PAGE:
Traditional teaching of Project Management module was practiced previously in Civil Engineering Department, Middle East College (MEC), Oman, where the teacher caused learning and control the learning environment; the teacher was active and students were passive. In order to turn students from passive learners to active learner (Student-Centric Teaching), the flipped learning method have been adopted in teaching Project Management module as a part of MEC’s teaching and learning strategic approach, which improve students’ capabilities such as problem solving, critical thinking, and soft skills. Furthermore, the use of flipped learning method motivates students to participate in learning process and increases group work (Roach, 2014).

The aim of this paper is to determine the effectiveness of flipped teaching and active learning in Project Management module for undergraduate students in civil engineering. Furthermore, the paper discussed the effective practices in teaching and learning Project Management, and their impacts into students’ learning experience. Flipped teaching method with several instructional methods such as supporting materials, lecture notes, use of Information and Communication Technologies (ICT) tools, recorded videos, classroom activities, written reports, exercises and formative assessments, and quizzes have been used in this course to ensure effective learning.       

2. Approach

2.1. Teaching, Learning and Classroom Practice

The Project Management module was chosen for the current study, the number of students involved was 25. The module includes theory and computer laboratory sessions. Kistner, Rakoczy, Otto, Klieme and Büttner (2015) reported that the use of various teaching techniques enhanced skills development. Therefore, conceptual delivery of the Project Management module included flipped teaching combined with active learning during class session (theory), and a combination of theoretical lecture and active learning was adopted in the computer lab (lab session) following Othman, Pislaru and Impes (2014). Constructivist pedagogical approach was predominated in the teaching and learning the course, where students construct their own understanding and knowledge, and the instructor as facilitator (Bhattacharjee, 2015).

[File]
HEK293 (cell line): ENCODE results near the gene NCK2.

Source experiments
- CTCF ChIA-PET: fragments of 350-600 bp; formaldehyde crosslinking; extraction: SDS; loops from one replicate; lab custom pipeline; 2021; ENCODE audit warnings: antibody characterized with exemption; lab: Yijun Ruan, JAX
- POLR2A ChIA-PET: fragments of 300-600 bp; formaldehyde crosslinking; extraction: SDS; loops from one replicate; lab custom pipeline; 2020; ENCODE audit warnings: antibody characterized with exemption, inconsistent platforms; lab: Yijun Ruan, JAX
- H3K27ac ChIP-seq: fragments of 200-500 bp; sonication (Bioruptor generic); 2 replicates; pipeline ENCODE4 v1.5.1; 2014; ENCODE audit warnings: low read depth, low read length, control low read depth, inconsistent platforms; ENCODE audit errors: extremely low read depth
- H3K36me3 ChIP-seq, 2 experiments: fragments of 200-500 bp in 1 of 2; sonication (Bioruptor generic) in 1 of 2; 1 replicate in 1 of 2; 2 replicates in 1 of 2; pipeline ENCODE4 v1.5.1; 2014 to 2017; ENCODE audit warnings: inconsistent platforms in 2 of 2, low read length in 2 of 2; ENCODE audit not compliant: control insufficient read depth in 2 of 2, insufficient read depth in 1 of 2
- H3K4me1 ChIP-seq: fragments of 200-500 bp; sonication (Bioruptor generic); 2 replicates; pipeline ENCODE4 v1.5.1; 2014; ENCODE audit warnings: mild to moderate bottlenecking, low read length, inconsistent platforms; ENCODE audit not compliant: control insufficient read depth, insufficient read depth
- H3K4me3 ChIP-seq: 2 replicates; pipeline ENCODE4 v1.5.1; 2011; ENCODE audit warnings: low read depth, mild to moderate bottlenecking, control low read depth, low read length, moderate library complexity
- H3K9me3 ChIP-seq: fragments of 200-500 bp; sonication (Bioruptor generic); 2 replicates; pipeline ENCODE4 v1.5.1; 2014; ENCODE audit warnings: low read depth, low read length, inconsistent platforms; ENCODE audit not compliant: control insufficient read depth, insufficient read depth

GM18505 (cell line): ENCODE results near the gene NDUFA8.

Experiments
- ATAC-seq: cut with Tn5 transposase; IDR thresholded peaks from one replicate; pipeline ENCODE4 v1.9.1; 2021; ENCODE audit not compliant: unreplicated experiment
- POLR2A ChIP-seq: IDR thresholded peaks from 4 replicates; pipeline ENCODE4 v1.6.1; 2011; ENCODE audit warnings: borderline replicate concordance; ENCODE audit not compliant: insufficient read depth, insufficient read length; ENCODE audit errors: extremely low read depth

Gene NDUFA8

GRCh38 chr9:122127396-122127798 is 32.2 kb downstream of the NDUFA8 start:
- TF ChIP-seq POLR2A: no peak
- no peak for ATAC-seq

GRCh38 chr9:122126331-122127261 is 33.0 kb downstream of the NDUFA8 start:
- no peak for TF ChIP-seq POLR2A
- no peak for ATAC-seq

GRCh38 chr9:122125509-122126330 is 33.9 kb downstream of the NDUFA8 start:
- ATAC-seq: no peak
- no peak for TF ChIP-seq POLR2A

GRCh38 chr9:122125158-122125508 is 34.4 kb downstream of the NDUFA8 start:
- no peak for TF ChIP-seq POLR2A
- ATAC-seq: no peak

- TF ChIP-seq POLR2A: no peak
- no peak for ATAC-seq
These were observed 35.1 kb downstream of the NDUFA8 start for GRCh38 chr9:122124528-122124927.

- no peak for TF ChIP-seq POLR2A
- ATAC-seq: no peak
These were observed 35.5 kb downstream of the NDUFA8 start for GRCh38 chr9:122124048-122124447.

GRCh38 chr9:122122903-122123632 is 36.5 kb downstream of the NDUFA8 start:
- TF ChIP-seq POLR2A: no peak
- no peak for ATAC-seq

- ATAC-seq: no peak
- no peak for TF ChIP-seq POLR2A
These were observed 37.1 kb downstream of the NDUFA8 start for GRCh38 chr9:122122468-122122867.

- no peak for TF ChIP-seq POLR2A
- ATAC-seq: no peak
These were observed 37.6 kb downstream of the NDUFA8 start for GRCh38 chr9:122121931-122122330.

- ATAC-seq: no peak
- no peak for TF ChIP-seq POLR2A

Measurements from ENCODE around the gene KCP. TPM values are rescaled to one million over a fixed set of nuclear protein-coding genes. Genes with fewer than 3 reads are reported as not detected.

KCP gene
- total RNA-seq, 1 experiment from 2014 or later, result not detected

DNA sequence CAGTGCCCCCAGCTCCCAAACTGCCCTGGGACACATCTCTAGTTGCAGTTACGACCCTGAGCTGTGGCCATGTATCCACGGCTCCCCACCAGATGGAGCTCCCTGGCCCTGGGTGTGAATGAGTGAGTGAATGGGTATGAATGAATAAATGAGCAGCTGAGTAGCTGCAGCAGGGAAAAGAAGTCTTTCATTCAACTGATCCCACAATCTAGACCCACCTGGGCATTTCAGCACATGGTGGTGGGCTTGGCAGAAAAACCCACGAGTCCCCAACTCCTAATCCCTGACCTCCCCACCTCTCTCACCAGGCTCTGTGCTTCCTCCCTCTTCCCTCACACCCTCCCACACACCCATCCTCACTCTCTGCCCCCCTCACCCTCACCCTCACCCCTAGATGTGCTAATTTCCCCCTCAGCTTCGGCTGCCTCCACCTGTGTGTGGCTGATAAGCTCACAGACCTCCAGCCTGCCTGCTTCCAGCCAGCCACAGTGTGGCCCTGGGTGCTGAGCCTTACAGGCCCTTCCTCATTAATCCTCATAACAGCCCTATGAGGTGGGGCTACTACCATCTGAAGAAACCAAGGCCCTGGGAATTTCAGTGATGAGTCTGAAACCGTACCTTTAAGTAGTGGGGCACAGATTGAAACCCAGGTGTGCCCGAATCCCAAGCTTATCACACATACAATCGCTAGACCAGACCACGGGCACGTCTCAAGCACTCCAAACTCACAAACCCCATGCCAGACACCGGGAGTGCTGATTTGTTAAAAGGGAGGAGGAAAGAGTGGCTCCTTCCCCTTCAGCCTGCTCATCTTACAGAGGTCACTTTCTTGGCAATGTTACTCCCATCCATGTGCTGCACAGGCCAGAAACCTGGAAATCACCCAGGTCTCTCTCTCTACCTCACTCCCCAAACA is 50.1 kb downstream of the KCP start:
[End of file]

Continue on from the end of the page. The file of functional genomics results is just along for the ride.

The design of a flipped classroom requires more consideration on the structure and content of the module. During the theory session, in a flipped classroom where the teacher-centered (content) method was inverted to student-centered (learning) method, the students engaged with various activities divided into before-class, in-class, and after-class activities (Bishop & Verleger, 2013). Before class activities included lecture, materials and recorded short videos uploaded to the students using the colleges’ Moodle at least one week in advance to prepare for an active learning in-class. According to OFlaherty and Phillips (2015), out-class videos increase in-class time for engaging students in learning activities. The in‑class activities included group discussion, Think-Pair-Share, peer teaching, presentation, groups’ competition, and quizzes to provide deeper learning.

There are different e-tools available that can be utilized in teaching and learning, these include Socrative, Kahoot, Screencast-O-Matic, Padlet, AnswerGarden, SurveyMonkey, VideoPad, Wordle, and many more. Different digital technologies have been used to improve students’ learning of Project Management module. The “Screencast-O-Matic” and “VideoPad” were used in the module under the study to record and edit videos. The YouTube was used to select videos or to upload recorded videos prepared by the instructor. According to Kolås (2015), the use of interactive videos creates active learning experience, and enhance students’ performance. Therefore, interactive tools such as Vizia and PlayPosit were used to add some questions to those videos for the students to complete, and thus, engage students deeply with the videos and overcome the problem of a smaller number of viewers before class where these tools required student’s information for registration such as student’s name and email ID (Figure 1). From students’ answers on those questions, it was observed that students unequally benefit (Figure 1), and thus, group and individual activities (scaffolding) have been adopted to enhance their learning styles following the Zone of Proximal Development theory (Shabani, Khatib & Ebadi, 2010). These interactive tools enabled the instructor to well organise group members during class with at least one student who have watched the videos. The in-class activities were usually disconnected every 15 minutes by brisk exercise to maintain students’ attention. The instructor also preserved to not talk continuously more than 20 minutes during class following Bradbury (2016).